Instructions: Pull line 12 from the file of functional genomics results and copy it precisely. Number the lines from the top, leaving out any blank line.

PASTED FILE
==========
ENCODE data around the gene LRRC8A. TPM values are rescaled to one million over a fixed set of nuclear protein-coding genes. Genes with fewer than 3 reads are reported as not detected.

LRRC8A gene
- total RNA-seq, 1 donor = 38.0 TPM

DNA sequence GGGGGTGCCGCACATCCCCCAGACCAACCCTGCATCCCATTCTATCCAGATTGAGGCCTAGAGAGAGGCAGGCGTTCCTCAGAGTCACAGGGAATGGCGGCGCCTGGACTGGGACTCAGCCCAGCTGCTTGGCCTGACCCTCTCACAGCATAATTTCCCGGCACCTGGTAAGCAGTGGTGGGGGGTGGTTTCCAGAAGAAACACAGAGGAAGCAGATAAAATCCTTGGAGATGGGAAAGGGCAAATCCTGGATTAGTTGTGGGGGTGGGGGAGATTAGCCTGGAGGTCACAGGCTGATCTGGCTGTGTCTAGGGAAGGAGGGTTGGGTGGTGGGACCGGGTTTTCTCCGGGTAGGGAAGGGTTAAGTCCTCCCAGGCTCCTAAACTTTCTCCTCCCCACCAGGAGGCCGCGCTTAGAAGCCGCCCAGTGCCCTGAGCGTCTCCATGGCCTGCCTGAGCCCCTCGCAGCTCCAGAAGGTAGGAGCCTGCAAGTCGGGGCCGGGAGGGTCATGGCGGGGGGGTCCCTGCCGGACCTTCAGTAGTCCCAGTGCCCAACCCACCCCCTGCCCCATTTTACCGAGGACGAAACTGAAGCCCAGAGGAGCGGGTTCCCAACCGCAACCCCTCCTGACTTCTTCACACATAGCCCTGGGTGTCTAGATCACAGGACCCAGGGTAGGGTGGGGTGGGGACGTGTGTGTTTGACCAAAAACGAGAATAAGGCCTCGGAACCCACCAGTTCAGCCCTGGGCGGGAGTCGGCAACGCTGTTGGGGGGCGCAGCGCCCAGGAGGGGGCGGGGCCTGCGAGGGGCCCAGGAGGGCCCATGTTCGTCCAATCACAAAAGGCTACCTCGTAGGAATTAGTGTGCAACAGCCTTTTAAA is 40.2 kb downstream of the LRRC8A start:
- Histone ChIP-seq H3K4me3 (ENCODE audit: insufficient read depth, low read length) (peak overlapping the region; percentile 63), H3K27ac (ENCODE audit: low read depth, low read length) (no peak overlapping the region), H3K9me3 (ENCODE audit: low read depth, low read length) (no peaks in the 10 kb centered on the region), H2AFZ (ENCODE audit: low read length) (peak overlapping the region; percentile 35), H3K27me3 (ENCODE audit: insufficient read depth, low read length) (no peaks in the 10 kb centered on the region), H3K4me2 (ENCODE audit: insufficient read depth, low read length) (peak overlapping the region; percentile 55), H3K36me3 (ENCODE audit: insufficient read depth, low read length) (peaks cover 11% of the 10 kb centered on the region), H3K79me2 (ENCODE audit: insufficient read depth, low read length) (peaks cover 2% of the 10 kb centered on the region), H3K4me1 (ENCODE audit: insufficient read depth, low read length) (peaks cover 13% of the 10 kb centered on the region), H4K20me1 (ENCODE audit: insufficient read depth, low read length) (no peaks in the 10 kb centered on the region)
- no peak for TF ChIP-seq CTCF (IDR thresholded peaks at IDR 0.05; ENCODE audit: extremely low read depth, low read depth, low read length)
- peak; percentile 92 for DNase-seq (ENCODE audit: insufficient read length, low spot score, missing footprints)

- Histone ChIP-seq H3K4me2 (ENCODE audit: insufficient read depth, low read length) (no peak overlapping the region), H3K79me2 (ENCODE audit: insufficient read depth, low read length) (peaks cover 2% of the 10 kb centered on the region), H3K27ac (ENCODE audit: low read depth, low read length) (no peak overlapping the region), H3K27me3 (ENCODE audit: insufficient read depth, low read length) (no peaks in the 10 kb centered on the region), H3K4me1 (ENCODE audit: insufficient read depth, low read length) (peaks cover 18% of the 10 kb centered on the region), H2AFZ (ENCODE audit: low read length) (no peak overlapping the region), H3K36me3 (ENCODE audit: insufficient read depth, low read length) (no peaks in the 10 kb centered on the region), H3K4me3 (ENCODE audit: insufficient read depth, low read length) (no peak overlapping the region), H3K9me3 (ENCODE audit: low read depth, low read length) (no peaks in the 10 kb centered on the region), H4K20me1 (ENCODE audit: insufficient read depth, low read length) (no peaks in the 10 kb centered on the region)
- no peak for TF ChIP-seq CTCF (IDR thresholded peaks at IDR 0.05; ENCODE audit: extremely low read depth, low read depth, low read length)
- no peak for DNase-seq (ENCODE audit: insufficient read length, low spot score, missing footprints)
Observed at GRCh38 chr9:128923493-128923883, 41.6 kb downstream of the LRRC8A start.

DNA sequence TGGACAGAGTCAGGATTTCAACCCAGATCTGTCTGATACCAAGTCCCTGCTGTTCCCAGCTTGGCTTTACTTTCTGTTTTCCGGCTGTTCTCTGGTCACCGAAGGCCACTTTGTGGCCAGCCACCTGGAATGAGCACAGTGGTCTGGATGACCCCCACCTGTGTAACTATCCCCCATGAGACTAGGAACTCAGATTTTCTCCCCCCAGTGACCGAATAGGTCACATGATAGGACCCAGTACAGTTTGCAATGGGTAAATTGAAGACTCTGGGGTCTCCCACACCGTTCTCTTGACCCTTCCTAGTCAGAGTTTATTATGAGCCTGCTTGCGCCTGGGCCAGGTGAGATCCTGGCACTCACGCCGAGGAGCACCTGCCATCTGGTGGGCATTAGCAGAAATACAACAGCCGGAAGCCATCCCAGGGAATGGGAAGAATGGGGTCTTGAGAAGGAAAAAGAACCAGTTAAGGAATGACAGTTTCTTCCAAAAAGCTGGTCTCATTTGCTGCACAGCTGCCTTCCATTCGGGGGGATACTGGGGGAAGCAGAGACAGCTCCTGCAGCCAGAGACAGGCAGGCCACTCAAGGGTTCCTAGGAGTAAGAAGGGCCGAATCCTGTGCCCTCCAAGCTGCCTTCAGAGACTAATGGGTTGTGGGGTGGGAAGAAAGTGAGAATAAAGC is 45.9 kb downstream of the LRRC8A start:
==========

DNA sequence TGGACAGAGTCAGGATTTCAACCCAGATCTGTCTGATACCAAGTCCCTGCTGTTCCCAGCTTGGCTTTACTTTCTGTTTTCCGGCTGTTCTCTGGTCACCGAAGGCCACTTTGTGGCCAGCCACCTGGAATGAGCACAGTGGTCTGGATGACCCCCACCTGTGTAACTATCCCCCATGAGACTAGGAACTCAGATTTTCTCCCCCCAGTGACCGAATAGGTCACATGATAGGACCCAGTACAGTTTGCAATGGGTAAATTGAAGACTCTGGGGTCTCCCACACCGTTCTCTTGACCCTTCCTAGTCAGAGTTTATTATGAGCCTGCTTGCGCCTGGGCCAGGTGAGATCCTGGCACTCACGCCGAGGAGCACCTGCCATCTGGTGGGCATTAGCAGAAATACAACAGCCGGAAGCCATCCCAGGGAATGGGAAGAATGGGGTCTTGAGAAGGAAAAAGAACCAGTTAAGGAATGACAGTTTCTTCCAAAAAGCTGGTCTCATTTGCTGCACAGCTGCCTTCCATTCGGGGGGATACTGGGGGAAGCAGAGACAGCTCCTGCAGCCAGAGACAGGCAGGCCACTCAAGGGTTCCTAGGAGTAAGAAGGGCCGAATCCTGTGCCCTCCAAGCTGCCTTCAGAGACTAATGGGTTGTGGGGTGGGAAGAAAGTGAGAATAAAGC is 45.9 kb downstream of the LRRC8A start: